As the Greek crisis is escalating, top analysts and the smartest minds are reflecting on how they would vote in the upcoming referendum.
In the past two days three Nobel economic laureates explained their views on what has been called the 'Greferendum.'
In an article for The Guardian, Joseph Stiglitz analyzed the economic circumstances surrounding the
call for a national vote before weighing both options.
Stiglitz said that conditions the Troika of the European Commission, the European Central Bank, and the International Monetary Fund imposed on Greece have been startling resulting in a 25% decline in the country’s GDP and youth unemployment rate exceeding 60%.
"But what is even more surprising is that Europe’s leaders have not even learned. The troika is still demanding that Greece achieve a primary budget surplus (excluding interest payments) of 3.5% of GDP by 2018."
A 'yes' vote would mean an endless depression, he said. While it might finally enable Greece to get debt relief and assistance from the World Bank in the next decades, citizens would have to pay a heavy price, Stiglitz noted.
The result could be a "depleted country – one that has sold off all of its assets, and whose bright young people have emigrated."
The “official” creditors including the IMF do not need the money that is being demanded. Under a business-as-usual scenario, the money returned would most likely just be lent out again to Greece. So, why do they do this? Here is what Mr Stiglitz says:
"Many European leaders want to see the end of prime minister Alexis Tsipras’ leftist government. After all, it is extremely inconvenient to have in Greece a government that is so opposed to the types of policies that have done so much to increase inequality in so many advanced countries, and that is so committed to curbing the unbridled power of wealth. They seem to believe that they can eventually bring down the Greek government by bullying it into accepting an agreement that contravenes its mandate."
Joseph E. Stiglitz, a Nobel laureate in economics, is University Professor at Columbia University. His most recent book, co-authored with Bruce Greenwald, is Creating a Learning Society: A New Approach to Growth, Development, and Social Progress.
In an interview with Deutsche Welle, Christopher Pissarides urged Greeks to vote 'yes' in the referendum on Sunday.
He explains that the whole crisis is a long story of economic mismanagement, and the Greek government is the one to blame for the missed deadline, as they had had six months before the red line. Pissarides says he would vote 'yes' "just to show that the Greeks do want to stay in the euro and they want
to sit down at the negotiating table and work out something feasible for
the benefit of both Europe and Greece."
The Nobel laureate disagrees with the measures imposed on Greece, saying that the creditors made its debt unserviceable and harmful for the economy. While the debt should be renegotiated, he thinks Greeks "didn't quite negotiate the way they could have done from the beginning to get what they wanted and avoid this crisis now."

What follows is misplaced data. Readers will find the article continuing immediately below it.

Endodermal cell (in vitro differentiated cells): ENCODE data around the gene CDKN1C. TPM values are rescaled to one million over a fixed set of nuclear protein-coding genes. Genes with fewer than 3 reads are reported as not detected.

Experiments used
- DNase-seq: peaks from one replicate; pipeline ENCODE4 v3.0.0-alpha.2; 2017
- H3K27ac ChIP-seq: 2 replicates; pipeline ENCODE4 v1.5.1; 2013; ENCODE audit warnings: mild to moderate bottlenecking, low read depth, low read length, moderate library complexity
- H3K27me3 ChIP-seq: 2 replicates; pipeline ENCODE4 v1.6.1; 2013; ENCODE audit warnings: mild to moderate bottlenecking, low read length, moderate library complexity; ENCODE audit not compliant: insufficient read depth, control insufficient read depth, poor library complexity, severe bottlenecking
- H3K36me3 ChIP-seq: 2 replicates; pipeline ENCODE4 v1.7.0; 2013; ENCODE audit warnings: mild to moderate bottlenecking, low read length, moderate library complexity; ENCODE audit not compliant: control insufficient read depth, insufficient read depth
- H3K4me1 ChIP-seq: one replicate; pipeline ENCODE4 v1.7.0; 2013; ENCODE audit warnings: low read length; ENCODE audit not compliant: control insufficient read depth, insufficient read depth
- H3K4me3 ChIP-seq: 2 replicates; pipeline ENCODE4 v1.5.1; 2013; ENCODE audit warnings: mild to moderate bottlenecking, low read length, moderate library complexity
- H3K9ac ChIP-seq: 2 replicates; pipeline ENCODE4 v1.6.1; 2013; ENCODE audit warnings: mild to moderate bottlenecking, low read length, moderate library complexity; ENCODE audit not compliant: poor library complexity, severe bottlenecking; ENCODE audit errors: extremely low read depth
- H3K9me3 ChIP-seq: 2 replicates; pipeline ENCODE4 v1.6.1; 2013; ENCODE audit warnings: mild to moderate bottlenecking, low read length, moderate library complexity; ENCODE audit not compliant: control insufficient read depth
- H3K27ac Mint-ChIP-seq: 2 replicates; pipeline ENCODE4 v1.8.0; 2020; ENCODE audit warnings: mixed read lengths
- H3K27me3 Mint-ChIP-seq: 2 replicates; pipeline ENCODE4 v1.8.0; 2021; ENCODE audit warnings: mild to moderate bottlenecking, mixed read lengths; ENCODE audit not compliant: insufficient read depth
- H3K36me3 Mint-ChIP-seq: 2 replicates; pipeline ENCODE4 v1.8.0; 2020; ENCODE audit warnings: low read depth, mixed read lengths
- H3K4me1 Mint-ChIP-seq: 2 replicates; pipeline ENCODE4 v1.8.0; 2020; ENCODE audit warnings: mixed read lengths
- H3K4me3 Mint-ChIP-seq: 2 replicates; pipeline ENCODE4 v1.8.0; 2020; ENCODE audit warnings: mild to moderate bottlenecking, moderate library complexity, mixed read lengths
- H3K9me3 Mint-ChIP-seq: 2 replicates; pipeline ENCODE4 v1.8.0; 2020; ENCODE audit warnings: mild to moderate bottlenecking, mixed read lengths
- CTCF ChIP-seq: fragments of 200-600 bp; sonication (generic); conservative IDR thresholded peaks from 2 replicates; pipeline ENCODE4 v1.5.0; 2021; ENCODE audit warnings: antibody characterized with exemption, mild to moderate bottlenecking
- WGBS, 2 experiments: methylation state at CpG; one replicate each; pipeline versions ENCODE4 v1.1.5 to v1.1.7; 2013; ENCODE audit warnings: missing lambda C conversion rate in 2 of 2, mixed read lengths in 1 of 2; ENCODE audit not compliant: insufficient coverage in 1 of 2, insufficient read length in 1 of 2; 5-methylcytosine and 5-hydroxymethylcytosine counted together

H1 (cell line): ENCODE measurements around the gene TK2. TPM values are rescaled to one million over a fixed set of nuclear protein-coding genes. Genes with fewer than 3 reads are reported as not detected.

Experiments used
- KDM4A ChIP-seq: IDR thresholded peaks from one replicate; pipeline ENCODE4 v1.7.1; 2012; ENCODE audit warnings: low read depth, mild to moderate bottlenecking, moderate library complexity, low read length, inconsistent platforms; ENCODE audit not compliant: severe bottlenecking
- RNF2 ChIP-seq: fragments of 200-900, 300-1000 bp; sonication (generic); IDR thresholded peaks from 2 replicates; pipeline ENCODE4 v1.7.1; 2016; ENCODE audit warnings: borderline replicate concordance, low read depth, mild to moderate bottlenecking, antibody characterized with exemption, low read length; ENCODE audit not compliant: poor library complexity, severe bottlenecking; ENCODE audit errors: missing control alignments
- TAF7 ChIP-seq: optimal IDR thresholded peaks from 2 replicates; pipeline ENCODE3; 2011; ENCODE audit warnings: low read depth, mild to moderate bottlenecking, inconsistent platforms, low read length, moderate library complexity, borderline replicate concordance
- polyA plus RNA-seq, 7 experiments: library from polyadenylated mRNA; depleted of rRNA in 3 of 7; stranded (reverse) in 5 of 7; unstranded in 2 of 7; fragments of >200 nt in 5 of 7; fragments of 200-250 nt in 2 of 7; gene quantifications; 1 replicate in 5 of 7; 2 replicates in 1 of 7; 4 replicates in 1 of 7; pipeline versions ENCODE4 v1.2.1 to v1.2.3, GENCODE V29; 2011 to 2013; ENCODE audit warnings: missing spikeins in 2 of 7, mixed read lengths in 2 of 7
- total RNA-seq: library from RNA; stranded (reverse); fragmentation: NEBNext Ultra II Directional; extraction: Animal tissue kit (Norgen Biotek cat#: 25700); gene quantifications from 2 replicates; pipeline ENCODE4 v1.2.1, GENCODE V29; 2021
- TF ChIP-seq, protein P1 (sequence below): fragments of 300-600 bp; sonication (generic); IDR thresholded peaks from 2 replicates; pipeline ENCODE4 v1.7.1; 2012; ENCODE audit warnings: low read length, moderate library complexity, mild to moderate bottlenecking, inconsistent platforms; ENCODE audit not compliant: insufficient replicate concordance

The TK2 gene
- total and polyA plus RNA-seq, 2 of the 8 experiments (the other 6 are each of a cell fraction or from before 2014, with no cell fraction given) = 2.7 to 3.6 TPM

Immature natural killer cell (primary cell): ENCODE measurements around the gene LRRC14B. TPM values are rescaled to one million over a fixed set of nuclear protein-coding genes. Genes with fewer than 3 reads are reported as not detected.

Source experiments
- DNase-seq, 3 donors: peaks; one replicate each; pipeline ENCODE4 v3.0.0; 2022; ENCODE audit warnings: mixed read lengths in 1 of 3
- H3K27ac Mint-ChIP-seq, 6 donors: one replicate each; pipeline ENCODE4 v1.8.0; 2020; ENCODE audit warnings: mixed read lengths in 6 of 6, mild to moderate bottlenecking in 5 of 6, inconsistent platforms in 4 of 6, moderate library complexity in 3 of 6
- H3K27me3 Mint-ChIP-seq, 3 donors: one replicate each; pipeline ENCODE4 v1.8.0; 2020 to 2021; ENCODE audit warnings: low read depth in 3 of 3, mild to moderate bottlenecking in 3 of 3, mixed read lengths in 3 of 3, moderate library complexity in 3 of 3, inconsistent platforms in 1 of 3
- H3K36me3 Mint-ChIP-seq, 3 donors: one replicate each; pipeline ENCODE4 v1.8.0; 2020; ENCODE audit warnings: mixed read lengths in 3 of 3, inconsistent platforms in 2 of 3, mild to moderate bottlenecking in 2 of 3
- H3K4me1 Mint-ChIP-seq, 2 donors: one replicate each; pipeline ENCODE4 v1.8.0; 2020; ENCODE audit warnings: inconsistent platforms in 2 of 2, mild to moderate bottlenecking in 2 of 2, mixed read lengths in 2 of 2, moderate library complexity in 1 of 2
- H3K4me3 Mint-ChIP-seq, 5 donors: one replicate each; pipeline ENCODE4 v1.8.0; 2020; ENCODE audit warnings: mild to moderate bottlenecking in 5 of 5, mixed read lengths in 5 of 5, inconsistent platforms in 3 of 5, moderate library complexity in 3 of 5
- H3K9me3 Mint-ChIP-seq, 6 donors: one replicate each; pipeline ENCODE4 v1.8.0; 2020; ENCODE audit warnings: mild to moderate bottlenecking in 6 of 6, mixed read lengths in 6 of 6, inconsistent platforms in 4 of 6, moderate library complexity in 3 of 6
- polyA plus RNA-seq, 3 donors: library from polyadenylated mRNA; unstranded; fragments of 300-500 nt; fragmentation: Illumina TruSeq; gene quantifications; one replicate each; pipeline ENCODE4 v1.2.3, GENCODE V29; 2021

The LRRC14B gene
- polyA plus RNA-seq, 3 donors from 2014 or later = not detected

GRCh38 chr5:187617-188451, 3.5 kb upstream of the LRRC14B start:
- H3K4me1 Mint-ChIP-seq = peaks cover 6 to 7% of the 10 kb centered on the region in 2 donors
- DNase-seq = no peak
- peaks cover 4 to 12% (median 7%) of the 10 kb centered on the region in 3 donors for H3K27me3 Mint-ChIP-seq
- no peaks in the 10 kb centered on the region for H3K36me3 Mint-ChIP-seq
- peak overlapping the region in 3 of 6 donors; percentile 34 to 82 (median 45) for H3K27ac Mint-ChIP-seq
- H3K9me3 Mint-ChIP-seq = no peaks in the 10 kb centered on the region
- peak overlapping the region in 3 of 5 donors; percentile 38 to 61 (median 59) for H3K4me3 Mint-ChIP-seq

Pissarides calls on the Greek to vote 'yes', as with the banks currently closed, he says the Greek people now feel how hard it is to run the banking system and doing business without any support from the side of the European Central Bank. Beginning a new cycle on Monday may start only if the conditions imposed on Greece are feasible.
Sir Christopher Pissarides was awarded the 2010 Nobel Prize in Economics, jointly with Dale Mortensen of Northwestern University and Peter Diamond of MIT, for his work in the economics of markets with frictions. He is professor of Economics at the London School of Economics, professor of European Studies at the University of Cyprus and chairman of the Council of National Economy of the Republic of Cyprus, and professor-at-large of the Hong Kong University of Science and Technology.
Paul Krugman, another Nobel Prize winner shared his thoughts in his New York Times blog. He says he would vote 'no' for two reasons. He sides with Stiglitz saying that the Troika's demands will continue indefinitely and there is no hope for some light in the tunnel. But devaluation spurred by Grexit would not create that much more chaos than already exists, and would pave the way for eventual recovery, as it has already done in many countries.
"The troika clearly did a reverse Corleone — they made Tsipras an offer he can’t accept, and presumably did this knowingly."
Here he again agrees with Stiglitz suggesting that it was made with an intention to dethrone the Greek government, what is disturbing for everyone who believes in the European values.
Paul Krugman is an American economist, a Nobel Prize Winner, Professor of Economics and International Affairs at the Woodrow Wilson School of Public and International Affairs at Princeton University, Centenary Professor at the London School of Economics, Distinguished Scholar at the Luxembourg Income Study Center at the CUNY Graduate Center.